A tingling on my neck, face, and shoulders caused me to splash/flail into an upright position in my flotation tank. I punched the button to turn on the light and my eyes darted around the room, searching for the Boogie Man.

Cut me some slack. I was a die-hard believer in the Closet Monster well into my teen years.

But, it was just me. It turns out I had surrendered to a state of complete relaxation.

So, I tried again. I turned off the light and to comfort myself, I covered my belly with my hands to feel the rise and fall of my own breath.

I don’t really have a way to describe what happened next, because I don’t remember. I was in the zone of weightlessness—perhaps I dozed off for a bit.

All I know is that I reconnected with myself in an entirely new way. What was complicated became simple. What was stressful became serene. What was loud became hushed.

This sense of calm stayed with me throughout the week, and my sleep was on a whole other level. I tried something new, something a little kooky and scary, and I took myself to a place we adults don’t like to visit.

Vulnerable territory, where our only duties are to be naked, quiet, and still.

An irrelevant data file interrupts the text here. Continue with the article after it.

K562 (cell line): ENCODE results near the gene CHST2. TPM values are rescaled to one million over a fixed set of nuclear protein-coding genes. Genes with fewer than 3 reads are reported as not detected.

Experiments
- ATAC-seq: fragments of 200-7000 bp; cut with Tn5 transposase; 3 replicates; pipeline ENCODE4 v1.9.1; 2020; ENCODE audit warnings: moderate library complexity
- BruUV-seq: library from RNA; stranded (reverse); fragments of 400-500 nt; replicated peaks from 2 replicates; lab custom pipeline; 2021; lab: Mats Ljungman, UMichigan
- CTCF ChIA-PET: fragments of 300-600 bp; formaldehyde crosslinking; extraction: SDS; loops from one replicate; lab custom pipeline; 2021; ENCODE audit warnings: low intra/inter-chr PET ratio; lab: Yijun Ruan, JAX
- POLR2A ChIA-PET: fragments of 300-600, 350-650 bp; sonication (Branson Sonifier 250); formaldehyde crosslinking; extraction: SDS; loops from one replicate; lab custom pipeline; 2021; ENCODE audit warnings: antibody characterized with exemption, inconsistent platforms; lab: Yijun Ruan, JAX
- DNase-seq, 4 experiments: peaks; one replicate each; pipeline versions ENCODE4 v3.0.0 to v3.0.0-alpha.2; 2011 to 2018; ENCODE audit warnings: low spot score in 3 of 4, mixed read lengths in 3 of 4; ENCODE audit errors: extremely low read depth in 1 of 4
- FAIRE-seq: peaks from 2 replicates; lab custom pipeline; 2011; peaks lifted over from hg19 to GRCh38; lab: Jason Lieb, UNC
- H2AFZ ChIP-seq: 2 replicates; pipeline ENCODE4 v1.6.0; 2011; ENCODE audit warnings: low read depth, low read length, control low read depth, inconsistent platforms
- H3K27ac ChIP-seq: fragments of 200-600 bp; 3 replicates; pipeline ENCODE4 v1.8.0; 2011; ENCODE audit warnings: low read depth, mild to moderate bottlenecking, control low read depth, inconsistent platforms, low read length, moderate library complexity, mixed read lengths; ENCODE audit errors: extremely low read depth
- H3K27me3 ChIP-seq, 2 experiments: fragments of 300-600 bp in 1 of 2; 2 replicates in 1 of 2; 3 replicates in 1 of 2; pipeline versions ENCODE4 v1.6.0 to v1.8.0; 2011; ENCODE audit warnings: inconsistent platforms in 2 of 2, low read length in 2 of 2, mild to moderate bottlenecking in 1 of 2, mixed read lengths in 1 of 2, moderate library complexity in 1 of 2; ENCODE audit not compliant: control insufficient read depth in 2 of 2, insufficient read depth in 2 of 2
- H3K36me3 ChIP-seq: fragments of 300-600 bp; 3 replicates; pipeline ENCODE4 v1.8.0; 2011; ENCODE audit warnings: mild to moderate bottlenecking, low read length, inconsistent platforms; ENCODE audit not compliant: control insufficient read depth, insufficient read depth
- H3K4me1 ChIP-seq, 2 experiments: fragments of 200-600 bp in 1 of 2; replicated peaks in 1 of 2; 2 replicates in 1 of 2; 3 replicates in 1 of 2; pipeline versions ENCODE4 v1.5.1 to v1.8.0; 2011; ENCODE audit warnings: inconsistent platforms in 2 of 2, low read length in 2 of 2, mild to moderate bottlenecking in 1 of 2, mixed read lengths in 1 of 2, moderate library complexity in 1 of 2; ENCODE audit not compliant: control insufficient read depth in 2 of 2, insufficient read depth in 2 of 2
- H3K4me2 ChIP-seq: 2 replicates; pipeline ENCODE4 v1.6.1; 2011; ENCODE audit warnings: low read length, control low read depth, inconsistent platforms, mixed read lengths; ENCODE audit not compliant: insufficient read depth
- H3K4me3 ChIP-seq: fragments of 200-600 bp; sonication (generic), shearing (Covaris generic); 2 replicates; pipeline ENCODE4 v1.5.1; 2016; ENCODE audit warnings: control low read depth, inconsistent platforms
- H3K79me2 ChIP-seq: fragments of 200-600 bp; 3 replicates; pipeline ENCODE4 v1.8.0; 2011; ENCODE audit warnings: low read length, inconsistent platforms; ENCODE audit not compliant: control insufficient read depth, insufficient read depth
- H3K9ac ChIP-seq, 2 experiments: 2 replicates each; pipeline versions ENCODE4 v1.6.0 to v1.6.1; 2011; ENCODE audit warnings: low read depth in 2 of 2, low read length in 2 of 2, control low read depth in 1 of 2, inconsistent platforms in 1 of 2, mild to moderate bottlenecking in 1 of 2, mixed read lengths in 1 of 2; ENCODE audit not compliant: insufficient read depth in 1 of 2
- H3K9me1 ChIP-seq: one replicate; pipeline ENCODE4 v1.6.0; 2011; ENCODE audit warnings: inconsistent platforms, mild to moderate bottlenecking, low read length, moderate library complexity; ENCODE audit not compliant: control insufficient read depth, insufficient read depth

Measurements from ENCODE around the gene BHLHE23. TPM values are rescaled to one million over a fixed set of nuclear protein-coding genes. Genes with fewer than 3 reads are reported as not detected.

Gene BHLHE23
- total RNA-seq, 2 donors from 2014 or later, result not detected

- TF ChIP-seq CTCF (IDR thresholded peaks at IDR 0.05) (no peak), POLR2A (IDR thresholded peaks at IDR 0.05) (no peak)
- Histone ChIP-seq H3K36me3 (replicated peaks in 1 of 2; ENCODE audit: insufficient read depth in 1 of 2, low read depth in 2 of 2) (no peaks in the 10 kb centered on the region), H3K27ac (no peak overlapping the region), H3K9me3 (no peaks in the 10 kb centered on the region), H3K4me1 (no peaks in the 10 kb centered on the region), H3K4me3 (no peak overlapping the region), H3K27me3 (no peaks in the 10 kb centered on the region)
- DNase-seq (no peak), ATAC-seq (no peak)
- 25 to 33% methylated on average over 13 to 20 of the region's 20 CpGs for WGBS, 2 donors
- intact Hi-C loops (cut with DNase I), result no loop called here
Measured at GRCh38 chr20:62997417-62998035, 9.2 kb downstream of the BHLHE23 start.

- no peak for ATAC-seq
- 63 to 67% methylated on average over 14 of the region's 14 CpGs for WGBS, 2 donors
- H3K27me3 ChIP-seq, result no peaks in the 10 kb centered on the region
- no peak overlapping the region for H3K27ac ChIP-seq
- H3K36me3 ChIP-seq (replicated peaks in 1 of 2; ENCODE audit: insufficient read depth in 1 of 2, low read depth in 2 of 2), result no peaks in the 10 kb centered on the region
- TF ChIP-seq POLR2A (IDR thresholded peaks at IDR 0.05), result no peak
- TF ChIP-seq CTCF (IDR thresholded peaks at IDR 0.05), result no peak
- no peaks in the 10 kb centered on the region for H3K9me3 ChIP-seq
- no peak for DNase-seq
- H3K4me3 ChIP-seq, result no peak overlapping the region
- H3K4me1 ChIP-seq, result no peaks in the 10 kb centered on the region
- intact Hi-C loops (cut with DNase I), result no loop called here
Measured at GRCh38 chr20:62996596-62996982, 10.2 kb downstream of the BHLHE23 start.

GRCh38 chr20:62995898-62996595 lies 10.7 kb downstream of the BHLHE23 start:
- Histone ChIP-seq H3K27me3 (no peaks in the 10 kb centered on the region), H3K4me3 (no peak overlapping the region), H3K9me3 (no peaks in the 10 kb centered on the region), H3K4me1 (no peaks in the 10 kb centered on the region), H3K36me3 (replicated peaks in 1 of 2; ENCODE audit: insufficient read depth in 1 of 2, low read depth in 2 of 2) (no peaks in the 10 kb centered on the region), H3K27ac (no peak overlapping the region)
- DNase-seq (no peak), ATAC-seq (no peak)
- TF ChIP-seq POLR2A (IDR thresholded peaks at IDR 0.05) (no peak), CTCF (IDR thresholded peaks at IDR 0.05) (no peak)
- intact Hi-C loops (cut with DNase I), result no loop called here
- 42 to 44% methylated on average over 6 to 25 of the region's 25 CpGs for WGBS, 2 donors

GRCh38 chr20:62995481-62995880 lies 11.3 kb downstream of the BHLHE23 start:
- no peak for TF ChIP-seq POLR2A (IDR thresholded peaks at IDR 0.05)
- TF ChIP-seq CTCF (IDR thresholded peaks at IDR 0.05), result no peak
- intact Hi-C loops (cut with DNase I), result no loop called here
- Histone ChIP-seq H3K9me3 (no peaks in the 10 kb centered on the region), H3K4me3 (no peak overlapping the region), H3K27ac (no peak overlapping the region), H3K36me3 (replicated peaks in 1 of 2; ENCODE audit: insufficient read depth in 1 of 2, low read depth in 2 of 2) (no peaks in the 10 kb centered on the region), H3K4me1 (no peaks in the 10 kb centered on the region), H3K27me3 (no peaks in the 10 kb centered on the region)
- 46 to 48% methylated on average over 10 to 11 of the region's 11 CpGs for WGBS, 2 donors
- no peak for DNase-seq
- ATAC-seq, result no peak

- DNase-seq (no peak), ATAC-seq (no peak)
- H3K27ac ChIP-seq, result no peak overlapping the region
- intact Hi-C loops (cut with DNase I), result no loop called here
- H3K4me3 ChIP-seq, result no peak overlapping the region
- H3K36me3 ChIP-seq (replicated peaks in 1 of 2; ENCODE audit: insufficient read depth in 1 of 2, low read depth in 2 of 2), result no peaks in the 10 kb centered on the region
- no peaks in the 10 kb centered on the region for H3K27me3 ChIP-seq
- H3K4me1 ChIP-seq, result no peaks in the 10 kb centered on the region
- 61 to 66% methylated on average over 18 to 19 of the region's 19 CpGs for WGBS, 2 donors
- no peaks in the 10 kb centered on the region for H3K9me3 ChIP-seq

Will I ever float again? You bet your ass.

The Last of Every Little Thing

Milwaukee Art Museum
Milwaukee Art Museum

Tomorrow is my last day of work. This day, above probably anything else, is the finale of my life here. In this sweet little city of Milwaukee.

Although this is my third cross-country move, I’ll tell you something. It doesn’t make it any easier.

Excitement for a daring adventure veers sharply into bittersweet. Every place, every face, every little thing that I’ve known for the past handful of years molds reluctantly into a memory…the lasts.

The last time I will walk the familiar route to work, turning up my music to cover the traffic noise and glancing quickly down that one alley to avoid being run over by a delivery truck.